What are three quotes each for George and Lennie from Of Mice and Men that show traits of responsibility, understanding, and honesty?

One quote for Lennie in Of Mice and Men that demonstrates honesty is when Lennie, speaking of the ranch, tells George,

I don' like this place, George. This ain't no good place. I wanna get outa here.

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For quotes that display honesty, understanding, and responsibility, head toward the start of the book, where Lennie and George, among other things, eat beans.

Lennie makes it known that he’d prefer to consume his beans with ketchup. George, clearly irritated, informs Lennie that there is no ketchup.

Understanding that he is getting on George’s nerves and that he has an obligation—a responsibility—to be kinder to George (after all, George is looking out for Lennie), Lennie tells George,

I was only foolin’, George. I don’t want no ketchup. I wouldn’t eat no ketchup if it was right here beside me.

While this quote does show understanding and responsibility, it might not be so honest. There’s reason to believe that if ketchup was around, Lennie would indeed eat it with his beans.

George’s reply to Lennie not only includes honesty, but responsibility and understanding. George says,

When I think of the swell time I could have without you, I go nuts. I never get no peace.

Here, George is being blunt. He’s also being responsible and understanding, because he knows that it’s up to him to take care of Lennie regardless of how “nuts” it makes him.

For a quote in which George portrays the traits of responsibility and understanding but not honesty, consider using a quote for the end of the story. For example, George is not being honest when he tells Lennie,

Ain’t gonna be no more trouble. Nobody gonna hurt nobody nor steal from ’em.

George is actually about to hurt Lennie. He’s about to kill him.

For a quote when Lennie is being honest but not necessarily responsible or understanding, try the part when Lennie strokes the hair of Curley’s wife. Lennie is likely being honest about how “nice” it feels. Yet he is not acting responsibly. He also doesn’t seem to fully understand his own feelings or the reaction of Curley’s wife.

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George shows his sense of responsibility towards Lennie when he tells Curley,

I told his old lady I'd take care of him. He got kicked in the head by a horse when he was a kid. He's awright.

Lennie admits he is responsible for misdeeds when he goes to the Salinas pool after killing Curley's wife. He is wracked with guilt as he has an imaginary, confessional conversation with his Aunt Clara:

I know, Aunt Clara, ma'am. I'll go right off in the hills an' I'll fin' a cave an' I'll live there so I won't be no more trouble to George.

As he takes responsibility, Lennie is willing, at least for the moment, to sacrifice himself to help out George.

Lennie speaks with raw honesty to George when he expresses his intuitive fear that the ranch is a dangerous place for them to be:

I don' like this place, George. This ain't no good place. I wanna get outa here.

George is equally honest when he agrees with Lennie, saying,

"No, I don't like it .... For two bits I'd shove out of here."

He is honest, too, at the end, when he tells Lennie right before he shoots him that he has never really, deep down, been angry at Lennie:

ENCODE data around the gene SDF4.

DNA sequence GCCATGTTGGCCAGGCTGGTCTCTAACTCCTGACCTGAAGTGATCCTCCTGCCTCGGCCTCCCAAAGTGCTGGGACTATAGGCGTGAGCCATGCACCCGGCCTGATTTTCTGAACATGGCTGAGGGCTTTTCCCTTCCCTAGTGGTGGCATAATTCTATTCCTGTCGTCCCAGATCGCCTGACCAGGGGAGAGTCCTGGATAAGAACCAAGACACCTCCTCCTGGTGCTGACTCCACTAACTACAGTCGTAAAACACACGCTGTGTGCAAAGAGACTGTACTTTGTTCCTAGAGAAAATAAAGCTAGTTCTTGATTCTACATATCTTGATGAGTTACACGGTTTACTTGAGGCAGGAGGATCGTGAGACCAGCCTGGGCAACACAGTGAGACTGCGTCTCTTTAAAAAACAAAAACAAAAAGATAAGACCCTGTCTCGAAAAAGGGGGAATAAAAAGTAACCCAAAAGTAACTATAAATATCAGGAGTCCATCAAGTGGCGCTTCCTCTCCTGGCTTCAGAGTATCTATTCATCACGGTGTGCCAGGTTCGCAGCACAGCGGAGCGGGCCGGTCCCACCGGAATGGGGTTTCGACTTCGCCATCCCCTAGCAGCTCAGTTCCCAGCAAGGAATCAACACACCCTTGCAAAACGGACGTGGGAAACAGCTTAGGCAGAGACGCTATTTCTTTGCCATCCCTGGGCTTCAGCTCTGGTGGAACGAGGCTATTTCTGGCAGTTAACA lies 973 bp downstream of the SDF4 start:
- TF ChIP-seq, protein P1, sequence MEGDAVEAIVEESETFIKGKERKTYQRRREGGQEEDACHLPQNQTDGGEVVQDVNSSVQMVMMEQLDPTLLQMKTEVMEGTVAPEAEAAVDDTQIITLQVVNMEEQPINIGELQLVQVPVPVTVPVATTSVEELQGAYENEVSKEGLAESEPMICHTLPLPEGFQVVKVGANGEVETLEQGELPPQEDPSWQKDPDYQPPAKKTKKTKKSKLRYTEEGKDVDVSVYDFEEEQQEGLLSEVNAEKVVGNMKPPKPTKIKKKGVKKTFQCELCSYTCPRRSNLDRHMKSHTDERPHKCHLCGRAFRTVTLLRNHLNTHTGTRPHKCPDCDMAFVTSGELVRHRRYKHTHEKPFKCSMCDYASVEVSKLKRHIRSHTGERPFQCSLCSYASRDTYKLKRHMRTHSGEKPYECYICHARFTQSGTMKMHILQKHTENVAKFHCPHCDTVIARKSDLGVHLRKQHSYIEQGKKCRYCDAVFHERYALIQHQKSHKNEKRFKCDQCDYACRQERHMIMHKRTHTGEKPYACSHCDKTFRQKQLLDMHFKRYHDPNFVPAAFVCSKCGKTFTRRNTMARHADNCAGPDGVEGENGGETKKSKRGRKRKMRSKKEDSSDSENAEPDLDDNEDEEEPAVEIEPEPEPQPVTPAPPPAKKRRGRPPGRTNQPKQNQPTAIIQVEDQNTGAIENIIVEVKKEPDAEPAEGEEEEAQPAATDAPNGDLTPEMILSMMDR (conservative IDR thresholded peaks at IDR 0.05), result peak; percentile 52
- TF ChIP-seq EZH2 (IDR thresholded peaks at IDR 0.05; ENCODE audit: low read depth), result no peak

"No," said George. "No, Lennie. I ain't mad. I never been mad, an' I ain't now. That's a thing I want ya to know."

Understanding can mean both factual and emotional understanding. In the quote below, Lennie shows a factual understanding of how George expects him to behave when he properly answers George's question about how he is supposed to act when they arrive at the ranch:

Lennie stopped chewing and swallowed. His face was concentrated. "I ain't gonna .... say a word."

George praises him for his understanding.

George shows an emotional and intuitive understanding in knowing what Lennie needs to hear to feel comforted and at peace before he shoots him:

You .... an' me. Ever'body gonna be nice to you. Ain't gonna be no more trouble. Nobody gon-na hurt nobody nor steal from 'em.

Although they make mistakes and are sometimes deceptive, George and Lennie reveal themselves at heart to be decent, sympathetic people.

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In Chapter 1, George says,

"Guys like us, that work on ranches...work up a stake and then they go inta town and blow their stake...they ain't got nothin' to look ahead to...with us it ain't like that.  We got a future". 

They must act with responsibility, differently from those who have no future. 

Lenny responds with a comment on friendship and the responsibility that goes with it, saying, 

"Because...I got you to look after me, and you got me to look after you, and that's why".

A little later in the same Chapter, George has hurt Lennie's feelings and tries to rectify it with understanding, telling him,

"I ain't takin' it away jus' for meanness...that mouse ain't fresh...you get another mouse that's fresh and I'll let you keep it awhile". 

Then, Lennie realizes he's annoying George with his demands for ketchup. He tries to be understanding and says,

"I was ony foolin', George...I wouldn't eat no ketchup if it was right here beside me...I'd leave it all for you".

In Chapter 3, George admits with honesty he used to treat Lenny badly.  He says,

"Used to play jokes on 'im 'cause he was too dumb to take care of 'imself...he was so nice to me...I ain't done nothing like that no more". 

And finally, in Chapter 6, after he has killed Curley's wife, Lennie tells George honestly,

"I done another bad thing".

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